St. Sophia’s Hospital implements ‘’Ten Steps to Successful Breastfeeding’’ – the program that forms the basis of the UNICEF / WHO Baby-Friendly Hospital Initiative and the rules of the International Code adopted by the World Health Organization.

The Code specifies the activities which are supposed to protect breastfeeding and restrict the promotion of infant formula milk feeding.
These documents provide the basis for the Hospital strategies to support and promote breastfeeding among expectant and new mothers during pregnacy, labour and post-partum period.
1Successful initiation of breastfeeding
Unless medically contraindicated, the newborn baby is placed in the mother’s arms iimediately after birth. This enables its smooth transition to the world outside the mum’s womb.
All healthy on-term newborns have an innate ability to begin nursing within minutes of birth, so they immediately start crawling to the mother’s breast to get their first feed which will provide them with a huge portion of energy and antibodies. Additionally, early initiation of breastfeeding enables appropriate colonization of the baby’s digestive tract with friendly bacteria.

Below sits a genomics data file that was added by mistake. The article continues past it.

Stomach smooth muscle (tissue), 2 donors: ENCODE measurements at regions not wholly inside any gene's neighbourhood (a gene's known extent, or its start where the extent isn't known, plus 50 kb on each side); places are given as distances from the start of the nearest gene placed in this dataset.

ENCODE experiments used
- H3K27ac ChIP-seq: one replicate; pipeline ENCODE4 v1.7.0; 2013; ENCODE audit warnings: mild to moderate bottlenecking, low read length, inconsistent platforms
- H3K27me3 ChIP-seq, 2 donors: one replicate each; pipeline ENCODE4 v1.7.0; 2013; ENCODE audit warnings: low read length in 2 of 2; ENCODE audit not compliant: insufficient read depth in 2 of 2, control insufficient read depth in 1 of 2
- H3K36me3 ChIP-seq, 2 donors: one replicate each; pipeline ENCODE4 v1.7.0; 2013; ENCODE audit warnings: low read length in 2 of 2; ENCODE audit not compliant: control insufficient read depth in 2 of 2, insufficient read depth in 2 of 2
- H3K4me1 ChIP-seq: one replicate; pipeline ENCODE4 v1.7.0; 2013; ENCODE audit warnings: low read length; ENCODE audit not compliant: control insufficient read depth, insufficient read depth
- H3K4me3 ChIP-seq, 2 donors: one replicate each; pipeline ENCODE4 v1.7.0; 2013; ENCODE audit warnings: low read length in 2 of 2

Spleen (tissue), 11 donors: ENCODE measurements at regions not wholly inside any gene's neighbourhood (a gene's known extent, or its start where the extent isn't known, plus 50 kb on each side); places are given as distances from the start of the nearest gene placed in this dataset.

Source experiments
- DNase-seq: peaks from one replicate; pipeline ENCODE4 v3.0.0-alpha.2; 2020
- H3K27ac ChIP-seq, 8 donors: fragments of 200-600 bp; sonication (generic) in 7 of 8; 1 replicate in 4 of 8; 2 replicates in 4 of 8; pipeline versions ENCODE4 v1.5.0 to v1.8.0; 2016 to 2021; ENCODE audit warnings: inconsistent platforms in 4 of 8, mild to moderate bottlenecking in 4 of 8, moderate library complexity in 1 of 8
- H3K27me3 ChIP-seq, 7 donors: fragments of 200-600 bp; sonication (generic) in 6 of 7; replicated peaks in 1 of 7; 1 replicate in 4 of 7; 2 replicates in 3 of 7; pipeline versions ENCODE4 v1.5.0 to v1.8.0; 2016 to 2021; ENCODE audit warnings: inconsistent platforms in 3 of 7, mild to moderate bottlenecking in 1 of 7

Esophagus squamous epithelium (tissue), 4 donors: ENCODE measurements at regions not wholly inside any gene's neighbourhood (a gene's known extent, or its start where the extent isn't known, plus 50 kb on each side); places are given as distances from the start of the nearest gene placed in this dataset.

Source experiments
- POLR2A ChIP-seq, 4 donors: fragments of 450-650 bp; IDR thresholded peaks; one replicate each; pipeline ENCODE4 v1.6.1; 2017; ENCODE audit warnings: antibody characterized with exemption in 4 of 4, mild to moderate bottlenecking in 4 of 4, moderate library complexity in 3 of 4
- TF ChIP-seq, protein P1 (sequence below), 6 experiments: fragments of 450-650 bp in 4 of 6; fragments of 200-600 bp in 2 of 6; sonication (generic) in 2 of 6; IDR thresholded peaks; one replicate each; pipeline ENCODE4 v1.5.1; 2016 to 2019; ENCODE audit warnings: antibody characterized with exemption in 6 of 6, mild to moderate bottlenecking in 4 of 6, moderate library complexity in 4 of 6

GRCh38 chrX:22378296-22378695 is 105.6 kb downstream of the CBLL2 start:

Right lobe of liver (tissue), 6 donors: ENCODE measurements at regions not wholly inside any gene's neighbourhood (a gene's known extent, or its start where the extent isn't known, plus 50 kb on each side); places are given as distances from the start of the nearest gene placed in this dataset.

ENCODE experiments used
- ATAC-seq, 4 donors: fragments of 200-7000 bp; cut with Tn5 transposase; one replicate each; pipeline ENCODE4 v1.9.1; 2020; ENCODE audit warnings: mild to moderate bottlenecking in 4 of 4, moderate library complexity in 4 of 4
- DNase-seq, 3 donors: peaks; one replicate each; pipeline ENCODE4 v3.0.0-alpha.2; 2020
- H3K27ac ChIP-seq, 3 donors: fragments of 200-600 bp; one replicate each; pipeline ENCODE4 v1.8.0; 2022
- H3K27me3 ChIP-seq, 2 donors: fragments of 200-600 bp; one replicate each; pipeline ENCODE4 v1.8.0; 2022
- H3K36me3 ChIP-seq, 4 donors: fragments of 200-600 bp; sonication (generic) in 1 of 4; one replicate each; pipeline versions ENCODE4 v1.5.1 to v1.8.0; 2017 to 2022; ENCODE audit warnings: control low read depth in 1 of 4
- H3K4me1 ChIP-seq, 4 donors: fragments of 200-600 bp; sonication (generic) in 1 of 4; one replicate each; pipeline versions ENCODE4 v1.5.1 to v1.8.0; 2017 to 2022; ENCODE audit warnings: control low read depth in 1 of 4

The initiation of breastfeeding within the first hour of birth, with the mum and the baby remaining in skin-to-skin contact, is crucial for the initiation of proper lactation in mothers.
Your labour-attending midwife will assist you with the first breastfeeding.
1First days of breastfeeding
As your newborn baby’s feeding pattern may be unpredictable, you should look for early cues of hunger or readiness to feed, such as waking from sleep, opening and closing the mouth, lip smacking sounds or sucking on own fingers.

Since crying is one of the late indicators of hunger, you had better not wait until your baby becomes fussy and starts crying to begin nursing.